Formicinae, Formicidae, Hymenoptera, Insecta, Arthropoda, Animalia
Costa Rica (rainforest sites throughout Costa Rica; La Selva and adjacent slopes to 700m; common in Penas Blancas Valley east of Monteverde, to 900m, but not in Monteverde cloudforest or community area; occurs in Corcovado, and also at Wilson Botanical Garden at 1200m elevation).
Minor worker: head subquadrate; scapes with no erect setae; lateral margins of head with no or few projecting setae (see below); dorsal and lateral faces of pronotum sharply differentiated, meeting at a slightly projecting keel anterolaterally, keel fading posteriorly; dorsal and lateral faces of propodeum meeting at distinct angle; dorsal and posterior faces of propodeum distinct, meeting at an angle, subequal in length; dorsal profile of pronotum, mesonotum, and dorsal face of propodeum forming even convexity; anterior and posterior faces of petiole converge to sharp transverse crest at apex; first gastral tergite with moderately abundant to dense appressed pubescence (see below), moderately abundant erect setae; face and mesosoma densely micropunctate, sublucid with bronze reflections; gaster shagreened, mat; integument generally black, legs and scapes orange, posterior borders of gastral tegites yellow, forming sharply defined bands.
This species appears to have two distinct forms with a parapatric distribution (narrow zones of sympatry and largely non-overlapping ranges). The collections from La Selva, the adjacent slope to 600m, and Penas Blancas have dense yellow pubescence on the gaster, and there are 2-3 short erect setae on the cheeks near the mandibular insertions. The scapes seem a bit longer, but measurements needed to confirm this. Collections from Estacion Carrillo at 500m in Braulio Carrillo National Park, Penas Blancas, Wilson Botanical Garden, and Corcovado have less dense, silvery pubescence on the gaster, and 0-1 erect setae on the cheeks. Thus the forms are sympatric in Penas Blancas and 500-600m elevation in Braulio Carrillo.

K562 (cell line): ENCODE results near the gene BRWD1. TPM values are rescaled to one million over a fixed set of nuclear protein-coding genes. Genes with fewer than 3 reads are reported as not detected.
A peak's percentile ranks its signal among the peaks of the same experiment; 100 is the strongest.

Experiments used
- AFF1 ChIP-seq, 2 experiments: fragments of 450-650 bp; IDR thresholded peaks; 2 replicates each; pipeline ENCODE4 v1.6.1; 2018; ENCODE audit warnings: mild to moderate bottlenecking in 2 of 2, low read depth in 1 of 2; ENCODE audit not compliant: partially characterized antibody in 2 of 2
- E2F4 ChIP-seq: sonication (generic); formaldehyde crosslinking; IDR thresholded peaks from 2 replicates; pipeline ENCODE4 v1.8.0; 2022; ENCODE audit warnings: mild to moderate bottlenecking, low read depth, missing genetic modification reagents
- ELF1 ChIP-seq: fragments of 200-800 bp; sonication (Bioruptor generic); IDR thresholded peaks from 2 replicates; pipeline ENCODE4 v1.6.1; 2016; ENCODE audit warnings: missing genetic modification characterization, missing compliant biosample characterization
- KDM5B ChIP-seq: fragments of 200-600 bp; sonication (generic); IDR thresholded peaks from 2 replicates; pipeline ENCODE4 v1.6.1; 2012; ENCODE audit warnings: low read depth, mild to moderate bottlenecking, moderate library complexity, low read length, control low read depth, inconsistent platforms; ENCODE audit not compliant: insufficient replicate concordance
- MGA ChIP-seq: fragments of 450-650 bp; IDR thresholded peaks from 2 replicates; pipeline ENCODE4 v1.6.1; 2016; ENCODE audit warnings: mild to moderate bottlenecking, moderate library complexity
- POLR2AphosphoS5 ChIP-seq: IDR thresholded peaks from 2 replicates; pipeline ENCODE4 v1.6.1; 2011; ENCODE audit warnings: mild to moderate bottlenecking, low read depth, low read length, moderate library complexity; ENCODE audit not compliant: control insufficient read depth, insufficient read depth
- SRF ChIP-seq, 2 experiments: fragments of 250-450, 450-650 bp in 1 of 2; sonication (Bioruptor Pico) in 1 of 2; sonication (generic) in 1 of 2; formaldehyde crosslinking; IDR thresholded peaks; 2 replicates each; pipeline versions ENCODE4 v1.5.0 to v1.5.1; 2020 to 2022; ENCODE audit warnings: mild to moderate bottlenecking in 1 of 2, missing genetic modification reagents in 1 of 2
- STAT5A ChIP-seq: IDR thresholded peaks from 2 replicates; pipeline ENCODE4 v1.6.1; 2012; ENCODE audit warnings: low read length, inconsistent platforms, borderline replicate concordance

Major worker: face subquadrate; face yellow up to below eyes; face and cheeks with abundant short, stiff to somewhat clavate, erect setae.
The gastral pilosity characters for the different forms discussed above are similarly distinct in the majors.
Similar species: cuneidorsus, JTL-015, JTL-028.
This species is moderately common in lowland rainforest sites in Costa Rica. It generally occurs in primary forest, where diurnal foragers are found on vegetation and in recent treefalls. I have observed five nests, and they have all been in chambers in epiphyte mats, either entirely embedded in the mat, or at the interface of mat and tree bark. The nests are small, on the order of a few dozen workers or less, but I do not know if colonies are polydomous.
It is interesting to contrast this epiphyte-nesting species with linnaei, which nests in dead branches. At La Selva the two species seem similar in abundance when hand collected (searching in treefalls), yet linnaei is relatively common in canopy fogging samples, and JTL-027 is rare. This reinforces the observation that canopy fogging undersamples arthropods that live in epiphyte mats.
This is basically a lowland version of cuneidorsus, differing mainly in degree of pilosity on face.
John T. Longino, The Evergreen State College, Olympia WA 98505 USA.email@example.com
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